Our bow-tie paper is finally out. Here’s the teaser:
How does evolution shape living organisms that seem so well adapted that they could be intelligently designed? Here, we address this question by analyzing a simple biochemical network that directs social behavior in bacteria; we find that it works analogously to a machine learning algorithm that learns from data. Inspired by new experiments, we derive a model which shows that natural selection—by favoring biochemical networks that maximize fitness across a series of fluctuating environments—can be mathematically equivalent to training a machine learning model to solve a classification problem. Beyond bacteria, the formal link between evolution and learning opens new avenues for biology: machine learning is a fast-moving field and its many theoretical breakthroughs can answer long-standing questions in evolution.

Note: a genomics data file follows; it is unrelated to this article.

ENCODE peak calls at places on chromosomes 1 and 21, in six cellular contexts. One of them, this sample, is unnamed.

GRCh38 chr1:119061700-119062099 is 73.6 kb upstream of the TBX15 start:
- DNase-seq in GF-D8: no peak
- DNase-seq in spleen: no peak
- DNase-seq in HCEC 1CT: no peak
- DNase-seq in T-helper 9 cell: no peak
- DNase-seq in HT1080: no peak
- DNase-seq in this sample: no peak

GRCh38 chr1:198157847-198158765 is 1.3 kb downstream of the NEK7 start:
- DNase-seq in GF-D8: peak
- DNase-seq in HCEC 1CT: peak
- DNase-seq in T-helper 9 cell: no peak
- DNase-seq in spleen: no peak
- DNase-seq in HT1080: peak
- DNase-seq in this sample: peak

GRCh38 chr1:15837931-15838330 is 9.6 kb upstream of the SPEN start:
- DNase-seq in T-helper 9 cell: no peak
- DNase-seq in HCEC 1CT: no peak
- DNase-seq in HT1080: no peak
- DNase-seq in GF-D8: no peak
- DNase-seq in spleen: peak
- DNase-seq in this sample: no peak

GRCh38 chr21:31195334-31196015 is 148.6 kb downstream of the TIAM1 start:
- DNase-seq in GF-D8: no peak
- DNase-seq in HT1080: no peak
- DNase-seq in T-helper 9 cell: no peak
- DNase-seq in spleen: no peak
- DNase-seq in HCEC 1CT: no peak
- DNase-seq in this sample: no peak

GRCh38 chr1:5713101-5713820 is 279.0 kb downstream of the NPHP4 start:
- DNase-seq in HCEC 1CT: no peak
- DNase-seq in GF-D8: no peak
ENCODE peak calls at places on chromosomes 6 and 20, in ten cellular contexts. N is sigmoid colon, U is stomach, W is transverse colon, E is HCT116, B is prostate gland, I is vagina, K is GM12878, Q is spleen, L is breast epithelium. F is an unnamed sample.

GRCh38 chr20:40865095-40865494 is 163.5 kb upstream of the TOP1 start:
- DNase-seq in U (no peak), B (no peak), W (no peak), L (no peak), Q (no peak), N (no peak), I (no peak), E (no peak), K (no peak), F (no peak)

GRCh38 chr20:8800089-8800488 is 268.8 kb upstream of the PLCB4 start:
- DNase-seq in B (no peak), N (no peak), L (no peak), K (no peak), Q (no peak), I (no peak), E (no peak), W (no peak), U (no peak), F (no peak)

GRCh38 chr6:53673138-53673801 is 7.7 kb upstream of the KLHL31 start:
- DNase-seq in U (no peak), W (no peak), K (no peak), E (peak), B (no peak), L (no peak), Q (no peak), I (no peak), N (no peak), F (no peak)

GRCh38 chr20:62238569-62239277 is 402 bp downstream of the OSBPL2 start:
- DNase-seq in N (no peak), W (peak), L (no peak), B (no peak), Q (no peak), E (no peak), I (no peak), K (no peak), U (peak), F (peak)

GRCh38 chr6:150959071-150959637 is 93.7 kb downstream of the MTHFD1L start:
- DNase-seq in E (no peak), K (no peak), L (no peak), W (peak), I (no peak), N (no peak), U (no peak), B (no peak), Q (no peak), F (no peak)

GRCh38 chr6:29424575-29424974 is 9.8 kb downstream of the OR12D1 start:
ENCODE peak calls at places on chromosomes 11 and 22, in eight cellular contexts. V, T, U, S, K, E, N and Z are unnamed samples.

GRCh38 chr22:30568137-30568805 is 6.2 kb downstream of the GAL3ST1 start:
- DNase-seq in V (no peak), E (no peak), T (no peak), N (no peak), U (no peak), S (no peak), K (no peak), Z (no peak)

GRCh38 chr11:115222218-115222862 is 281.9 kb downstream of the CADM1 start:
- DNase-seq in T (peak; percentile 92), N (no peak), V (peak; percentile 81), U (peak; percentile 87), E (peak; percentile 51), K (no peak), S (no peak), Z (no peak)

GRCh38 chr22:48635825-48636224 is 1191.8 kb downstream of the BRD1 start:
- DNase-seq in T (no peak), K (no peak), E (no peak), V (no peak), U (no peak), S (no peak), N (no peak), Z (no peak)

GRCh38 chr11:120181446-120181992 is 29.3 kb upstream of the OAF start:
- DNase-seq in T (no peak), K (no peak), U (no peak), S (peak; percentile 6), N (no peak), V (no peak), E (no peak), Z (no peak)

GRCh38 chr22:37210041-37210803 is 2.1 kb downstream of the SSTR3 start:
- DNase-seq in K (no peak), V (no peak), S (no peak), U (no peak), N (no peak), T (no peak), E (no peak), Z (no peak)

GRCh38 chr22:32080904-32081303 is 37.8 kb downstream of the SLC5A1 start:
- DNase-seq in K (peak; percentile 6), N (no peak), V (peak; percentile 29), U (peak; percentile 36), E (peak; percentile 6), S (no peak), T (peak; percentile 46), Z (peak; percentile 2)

Read the full paper:
Bow-tie signaling in c-di-GMP: machine learning in a simple biochemical network
Jinyuan Yan, Maxime Deforet, Kerry E. Boyle, Rayees Rahman, Raymond Liang, Chinweike Okegbe, Lars E. P. Dietrich, Weigang Qiu and Joao B. Xavier. PLOS Computational Biology